The L.A. Home of Song Exploder’s Hrishikesh Hirway Is Barely Larger 
Than a Music Box

The L.A. Home of Song Exploder’s Hrishikesh Hirway Is Barely Larger Than a Music Box

By Dwell
The podcaster and his wife get creative to compress their work lives into a compact home.

When space is tight, the first things to go are usually the non-essentials and clunkers, oversized keepsakes that have sentimental but no practical value. Things like upright pianos. 

At the 900-square-foot Eagle Rock home of Hrishikesh Hirway and Lindsey Lund Mortensen, making triages isn’t so easy. Their Kawai K200 piano, like the guitars, bass, mandolin, drum kit, xylophone, and Mini Moog synthesizer huddled around it in the corner of their studio, is an indispensable part of how they earn their livelihood. "It's hard to have to constantly consider if things are worth saving," says Hrishikesh, a songwriter and composer, "but it's also been rewarding to think so deliberately about what's in our home."

Composer and podcaster Hrishikesh Hirway hangs guitars and a bass from wall mounts in his Eagle Rock studio to conserve space.

Hrishikesh is the host of Song Exploder, a biweekly podcast from Radiotopia by PRX in which he deconstructs tunes by artists from Grimes to U2, one at a time. Lindsey, a fashion designer with her own leather accessories line, Larsen & Lund, also requires room for work gear, including a sewing machine and drafting table. 

The living room is outfitted with a Petrie sofa from Crate & Barrel and a leather love seat from Room & Board. The armchair and console are vintage.  

Given their busy careers, one imagines their compact Eagle Rock property, which has virtually no built-in storage, might be a squeeze. But Hrishikesh and Lindsey know how to handle close quarters: Their previous residence, which contained nearly the same amount of gear, was a one-bedroom condo. "As our creative projects grew, they started overtaking our home," recalls Hrishikesh. "It felt like we were living in a workshop."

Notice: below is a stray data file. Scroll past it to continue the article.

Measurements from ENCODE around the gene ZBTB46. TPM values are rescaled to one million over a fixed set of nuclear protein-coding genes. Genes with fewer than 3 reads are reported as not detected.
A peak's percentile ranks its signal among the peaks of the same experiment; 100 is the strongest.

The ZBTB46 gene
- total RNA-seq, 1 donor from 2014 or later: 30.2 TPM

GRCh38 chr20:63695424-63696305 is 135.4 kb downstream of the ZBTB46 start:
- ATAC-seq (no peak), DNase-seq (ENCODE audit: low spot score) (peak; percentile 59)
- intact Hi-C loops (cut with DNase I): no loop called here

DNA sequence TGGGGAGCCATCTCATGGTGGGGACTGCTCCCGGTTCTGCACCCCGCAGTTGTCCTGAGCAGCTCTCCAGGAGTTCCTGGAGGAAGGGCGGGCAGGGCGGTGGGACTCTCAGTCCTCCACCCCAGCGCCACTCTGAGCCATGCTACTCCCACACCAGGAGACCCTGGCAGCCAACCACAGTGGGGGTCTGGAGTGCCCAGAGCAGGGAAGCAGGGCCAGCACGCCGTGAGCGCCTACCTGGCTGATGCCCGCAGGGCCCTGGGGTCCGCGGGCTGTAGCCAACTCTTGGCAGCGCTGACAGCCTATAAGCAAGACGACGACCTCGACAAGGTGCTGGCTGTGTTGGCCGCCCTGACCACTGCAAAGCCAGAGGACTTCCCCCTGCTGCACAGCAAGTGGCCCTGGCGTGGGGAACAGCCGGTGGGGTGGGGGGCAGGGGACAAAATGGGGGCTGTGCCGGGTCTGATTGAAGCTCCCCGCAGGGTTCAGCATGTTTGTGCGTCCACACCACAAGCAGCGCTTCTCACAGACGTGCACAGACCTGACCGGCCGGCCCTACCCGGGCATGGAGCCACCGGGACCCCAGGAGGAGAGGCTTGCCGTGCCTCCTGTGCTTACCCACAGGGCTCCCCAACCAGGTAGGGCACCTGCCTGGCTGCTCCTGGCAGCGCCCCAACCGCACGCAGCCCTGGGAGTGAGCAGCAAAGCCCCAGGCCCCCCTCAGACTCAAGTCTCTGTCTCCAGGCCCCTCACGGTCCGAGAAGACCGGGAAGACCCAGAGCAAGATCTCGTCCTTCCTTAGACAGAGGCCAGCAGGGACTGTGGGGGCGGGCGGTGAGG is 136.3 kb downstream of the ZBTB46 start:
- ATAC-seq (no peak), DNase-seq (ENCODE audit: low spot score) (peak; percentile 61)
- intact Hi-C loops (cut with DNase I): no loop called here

In the bedroom, a Sonos Play:5 is connected to Amazon Echo, enabling the residents to cycle through songs and podcasts using voice commands. 

The new home is also cozy, with one crucial difference: A garage. Hrishikesh and Lindsey have split the outbuilding in half, providing them each with a sanctuary to create each day. While his studio more closely mirrors the intimate minimalism of the residence, in keeping with their essentials-only lifestyle, neither zone is elaborately furnished. "In both the house and the podcast," explains Hrishikesh, "I try and get rid of clutter as much as possible."

Fashion designer Lindsey Lund Mortensen’s half of the studio showcases some of her creations as well as an inspiration board. 

An IKEA shelf in the guest room displays an Orbit Turntable by U-Turn.

The Grain pendant in the kitchen is by industrial designer Brendan Ravenhill, a friend of the residents. 

The interior was freshly renovated when the residents purchased the house in 2013; they redid the backyard themselves. The Bowl fire pit is by Potted.


Get the Dwell Newsletter

Be the first to see our latest home tours, design news, and more.